February 6, 2012 by markstani
Shehan Karunatilaka’s debut novel, Chinaman (pub. Jonathan Cape), is a riotous, drunken tale of an ailing sports writer’s attempts to track down and uncover the legend of Pradeep Mathew, who may or may not be Sri Lankan cricket’s greatest wasted talent. Last month, it scooped the £50,000 DSC Prize for South Asian Literature. Here, the author talks about the issues his book seeks to address, and the not-so-covetous price of fame. You can read the review here.
How’s life changed since you won the DSC Prize? Have you bought a speedboat, or anything like that?
Nope. Bought some books and some CDs (yes I’m one of the few who still buy music) and some strings for my bass. Now I’m back at my desk, with the curtains drawn, hammering away at the new book and sending out emails begging for freelance work. Unfortunately I live in Singapore, so 50k might last me a few weeks.
Did you meet Oprah? What would W.G. Karunasena have made of it all?
The gates of Jaipur’s Diggi Palace were locked when I came to see O. I managed to bribe my way inside and had to crouch in a thicket of bushes to peer at Her Oprah-ness. Didn’t get to meet her sadly.
WG wouldn’t have been impressed by Oprah or Rushdie. He would’ve taken the train to Calcutta to see Imran Khan. I was at the Kolkata Lit Fest at Imran’s session, which was just as surreal as Jaipur.
How did the book evolve: did you sit down first and foremost with the intention of writing a novel about cricket, or drinking, or Sri Lanka, or all three?
The novel was supposed to be about wasted talent and I was exploring the idea of a genius operating in anonymity in 80s Sri Lanka. When I realized that he had to be a cricketer and when I realized that the story had to be told by a drunk, the book truly came alive. So what started out as a light-hearted detective story about a drunk and a cricketer, ended up becoming this big(gish) statement about the Sri Lankan condition.
Is the character of Pradeep Mathew based at all on a real person, or real people: a particular lost talent, for example, or an ambidextrous kid you might have once spotted playing on a patch of waste ground?
There are a lot of threads to Pradeep’s character. Failed cricketers like Anura Ranasinghe and Richard ‘Danny Germs’ Austin. Fictional baseball anti-heroes like Roy Hobbs and Sid Finch. And yes I have played cricket with some strange talents on the streets of Colombo. But I think Pradeep’s main influence was a character called Colin McKenzie in Peter Jackson’s 1994 documentary ‘Forgotten Silver’.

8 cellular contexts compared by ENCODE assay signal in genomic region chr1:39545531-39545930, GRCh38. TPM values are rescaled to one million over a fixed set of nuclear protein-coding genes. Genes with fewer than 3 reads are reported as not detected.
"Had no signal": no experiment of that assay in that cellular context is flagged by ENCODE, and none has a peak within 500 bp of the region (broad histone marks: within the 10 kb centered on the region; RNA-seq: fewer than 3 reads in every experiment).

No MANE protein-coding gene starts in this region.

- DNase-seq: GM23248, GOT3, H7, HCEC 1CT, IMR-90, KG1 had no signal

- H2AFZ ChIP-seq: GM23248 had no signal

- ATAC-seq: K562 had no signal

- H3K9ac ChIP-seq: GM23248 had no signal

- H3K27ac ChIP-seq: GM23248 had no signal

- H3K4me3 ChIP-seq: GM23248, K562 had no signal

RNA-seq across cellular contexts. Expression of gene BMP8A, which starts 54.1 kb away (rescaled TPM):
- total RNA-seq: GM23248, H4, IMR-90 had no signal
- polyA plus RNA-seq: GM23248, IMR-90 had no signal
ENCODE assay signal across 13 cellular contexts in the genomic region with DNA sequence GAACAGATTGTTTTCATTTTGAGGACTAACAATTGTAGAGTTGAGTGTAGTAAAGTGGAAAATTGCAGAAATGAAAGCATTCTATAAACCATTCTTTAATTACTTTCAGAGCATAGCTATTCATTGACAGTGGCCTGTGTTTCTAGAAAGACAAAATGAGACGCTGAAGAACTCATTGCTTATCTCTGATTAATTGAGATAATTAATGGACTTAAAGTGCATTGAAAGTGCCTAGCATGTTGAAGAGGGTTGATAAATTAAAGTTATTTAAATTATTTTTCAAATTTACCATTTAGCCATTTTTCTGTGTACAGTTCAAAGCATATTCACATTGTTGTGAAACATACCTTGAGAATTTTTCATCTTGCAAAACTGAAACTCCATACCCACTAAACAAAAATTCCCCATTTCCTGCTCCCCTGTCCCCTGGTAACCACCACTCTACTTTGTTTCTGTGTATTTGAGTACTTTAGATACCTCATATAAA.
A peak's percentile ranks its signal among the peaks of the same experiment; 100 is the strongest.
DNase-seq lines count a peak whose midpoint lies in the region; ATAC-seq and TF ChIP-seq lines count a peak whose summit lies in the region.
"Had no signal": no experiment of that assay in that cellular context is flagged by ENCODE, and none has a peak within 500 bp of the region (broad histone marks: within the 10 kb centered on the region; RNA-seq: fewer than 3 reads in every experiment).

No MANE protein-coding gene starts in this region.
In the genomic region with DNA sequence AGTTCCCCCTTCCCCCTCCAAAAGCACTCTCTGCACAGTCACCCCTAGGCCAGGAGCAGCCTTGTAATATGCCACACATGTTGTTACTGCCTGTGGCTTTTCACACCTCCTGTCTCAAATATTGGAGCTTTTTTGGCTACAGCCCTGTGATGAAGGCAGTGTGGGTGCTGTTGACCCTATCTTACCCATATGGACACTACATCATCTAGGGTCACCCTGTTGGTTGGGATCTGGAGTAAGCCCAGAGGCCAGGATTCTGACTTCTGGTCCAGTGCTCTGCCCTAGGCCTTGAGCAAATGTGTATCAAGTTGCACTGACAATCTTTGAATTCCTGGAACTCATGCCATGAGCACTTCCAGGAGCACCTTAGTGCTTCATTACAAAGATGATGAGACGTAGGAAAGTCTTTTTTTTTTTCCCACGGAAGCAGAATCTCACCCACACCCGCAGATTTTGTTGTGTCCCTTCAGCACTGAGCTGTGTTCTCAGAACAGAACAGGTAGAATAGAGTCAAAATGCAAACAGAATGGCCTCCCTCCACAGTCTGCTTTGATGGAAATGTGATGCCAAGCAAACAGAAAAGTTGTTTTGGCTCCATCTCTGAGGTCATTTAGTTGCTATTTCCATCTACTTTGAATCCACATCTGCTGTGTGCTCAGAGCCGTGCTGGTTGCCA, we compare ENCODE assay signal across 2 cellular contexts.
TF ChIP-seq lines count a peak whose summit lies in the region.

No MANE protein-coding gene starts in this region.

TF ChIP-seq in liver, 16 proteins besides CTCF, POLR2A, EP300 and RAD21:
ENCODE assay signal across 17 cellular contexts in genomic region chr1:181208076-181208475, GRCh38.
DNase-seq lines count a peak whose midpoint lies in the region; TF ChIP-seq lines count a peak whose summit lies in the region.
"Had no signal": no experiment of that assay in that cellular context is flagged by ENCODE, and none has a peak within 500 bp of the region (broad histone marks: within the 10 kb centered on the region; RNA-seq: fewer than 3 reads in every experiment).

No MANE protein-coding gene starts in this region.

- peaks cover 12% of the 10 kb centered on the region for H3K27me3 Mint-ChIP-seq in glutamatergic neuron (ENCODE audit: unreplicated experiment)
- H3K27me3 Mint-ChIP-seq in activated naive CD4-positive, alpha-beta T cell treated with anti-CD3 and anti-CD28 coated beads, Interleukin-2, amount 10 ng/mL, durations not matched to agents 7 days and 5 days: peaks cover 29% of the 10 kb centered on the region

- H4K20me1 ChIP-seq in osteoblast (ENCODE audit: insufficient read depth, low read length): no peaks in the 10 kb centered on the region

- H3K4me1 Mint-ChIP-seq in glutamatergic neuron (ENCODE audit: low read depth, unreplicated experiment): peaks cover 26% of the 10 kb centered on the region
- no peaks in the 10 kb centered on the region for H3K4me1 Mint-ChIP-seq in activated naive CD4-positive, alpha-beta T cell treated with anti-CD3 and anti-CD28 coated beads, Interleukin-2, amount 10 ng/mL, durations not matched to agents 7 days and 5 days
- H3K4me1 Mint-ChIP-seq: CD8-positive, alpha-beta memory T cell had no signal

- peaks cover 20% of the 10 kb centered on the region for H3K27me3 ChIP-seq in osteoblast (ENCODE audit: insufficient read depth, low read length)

Your book has a big ‘wayward genius’ feel about it, from the narrator down. Is this a trait you are particularly attracted to? True greatness, you seem to be saying, whether in sport or literature or music or whatever, comes in glimpses.
I am attracted to one-hit wonders and talents that never quite made it. In my research, I came across an essay by Ed Smith in his excellent book, ‘What Sport Means to Life’ in which he discusses the myth of talent. The idea that performance at the highest level relies more on hours spent training than on natural ability. I do think it’s true that some of those blessed with gifts tend to take them for granted and work less harder than they should.
Cricket corruption is in the news more than ever. Is it still as big a problem in Sri Lanka as your book suggests, and is it in danger of threatening the nation’s relationship with the sport?
I don’t know how much of a problem it is as all of this is cloak and dagger stuff that I’m not privy to. The stories in Chinaman are mostly made up, based on third-hand anecdotes. Though sadly, it appears that there may be more truth to them than I thought.
There are been plenty of rumours circulating, especially with ex-players making allegations, but as yet no concrete cases have come to light. Sri Lankan cricket is in the doldrums at the moment and last thing we need at this stage is a match-fixing scandal.
Clearly your novel addresses some important political and racial issues in Sri Lanka today. Are you optimistic about your country’s future? And what has been the reaction to your book back home?
I am quietly optimistic about our future. For the first time we live in a war free Sri Lanka. There are no more excuses for us to not to become the great nation that our politicians talk about.
That said, the country isn’t without its problems. Old war wounds have yet to heal and there is much discussion online about war crimes, displaced civilians, the murder of journalists and widespread nepotism and corruption.
There’s a lot of work to be done and I think the next 10 years will be the most important in our history.
Reaction to the book has been very kind and overwhelmingly positive. No disgruntled cricketers or politicians declaring fatwas on me so far.
What’s next, literary-speaking?
Have begun a new book, also set in Sri Lanka, but steering clear of old men, drunks and sport. Am still in the early stages so could take a couple of years. But am looking forward to moving back to Sri Lanka and getting stuck in.